Moritz Rabinowitz was a Norwegian Jewish tailor who, after emigrating from Poland in 1911 to escape pogroms, rose from near-poverty to operate one of the largest clothing empires in Norway. Settling in the small fishing village of Haugesund, Rabinowitz, the only Jew in town, spent his few off-hours feverishly writing columns that warned against the danger of an increasingly anti-Semitic Germany. His portents were largely dismissed by everyone except the Nazis themselves, who pegged Rabinowitz as “the leader of the Jewish resistance in Norway” when they invaded in 1940. He is believed to have been beaten to death while in a labor camp.
All this might seem like heavy lifting for a puppet show, but Fabrik, produced by the talented Norwegian expat group Wakka Wakka, is remarkably buoyant. Their delightfully imaginative hour focuses mainly on Rabinowitz’s life in Haugesund on the cusp of the German invasion, when most of his fellow citizens were still blind to what lay on the horizon. As Fabrik inventively chronicles the daily life of Rabinowitz before the war, the horror of what is to come casts a growing shadow over his bourgeois bliss.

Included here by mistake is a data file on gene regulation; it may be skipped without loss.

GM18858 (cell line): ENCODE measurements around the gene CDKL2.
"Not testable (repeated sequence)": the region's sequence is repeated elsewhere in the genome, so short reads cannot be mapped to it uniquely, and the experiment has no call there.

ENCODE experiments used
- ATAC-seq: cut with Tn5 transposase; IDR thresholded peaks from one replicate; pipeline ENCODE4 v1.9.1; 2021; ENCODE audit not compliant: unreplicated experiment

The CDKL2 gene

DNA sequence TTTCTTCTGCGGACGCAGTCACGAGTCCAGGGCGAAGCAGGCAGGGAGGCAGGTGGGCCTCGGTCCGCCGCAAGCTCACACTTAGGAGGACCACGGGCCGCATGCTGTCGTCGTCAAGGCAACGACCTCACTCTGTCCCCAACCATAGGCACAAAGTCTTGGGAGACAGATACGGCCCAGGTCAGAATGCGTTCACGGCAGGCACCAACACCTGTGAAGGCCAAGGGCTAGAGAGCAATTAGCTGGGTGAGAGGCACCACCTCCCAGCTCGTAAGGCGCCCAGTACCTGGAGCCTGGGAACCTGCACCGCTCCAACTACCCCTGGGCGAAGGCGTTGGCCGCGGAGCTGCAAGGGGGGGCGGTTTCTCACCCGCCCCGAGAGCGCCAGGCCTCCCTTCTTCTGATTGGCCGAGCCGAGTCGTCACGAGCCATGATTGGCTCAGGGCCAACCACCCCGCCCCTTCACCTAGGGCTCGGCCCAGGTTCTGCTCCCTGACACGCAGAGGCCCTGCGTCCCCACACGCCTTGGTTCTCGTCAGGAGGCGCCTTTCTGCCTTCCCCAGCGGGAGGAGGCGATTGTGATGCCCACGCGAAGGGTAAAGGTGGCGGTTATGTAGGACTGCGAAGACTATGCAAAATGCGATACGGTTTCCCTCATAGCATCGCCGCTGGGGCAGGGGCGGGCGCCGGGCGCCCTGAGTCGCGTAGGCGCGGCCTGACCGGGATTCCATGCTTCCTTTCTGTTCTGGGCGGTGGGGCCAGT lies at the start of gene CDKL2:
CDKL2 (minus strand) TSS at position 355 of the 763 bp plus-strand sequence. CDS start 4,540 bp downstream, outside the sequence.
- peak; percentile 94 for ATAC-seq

By now it’s a familiar narrative, but the three puppeteers in Wakka Wakka make it fresh with their consistently surprising staging, which I won’t spoil much here. Fabrik is distinguished by an elegant design that evokes much with very little, such as an enthralling dream sequence that depicts Rabinowitz as an airplane shot down by friendly Norwegian fire, then kicked into the sea, where he drifts through depths with a piranha-esque Hitler snapping at his heels. In his dream, Rabinowitz manages to driver Hitler away by blowing loudly on an underwater conch, but even in this magical gem of a show, his actual fate can’t be reinvented.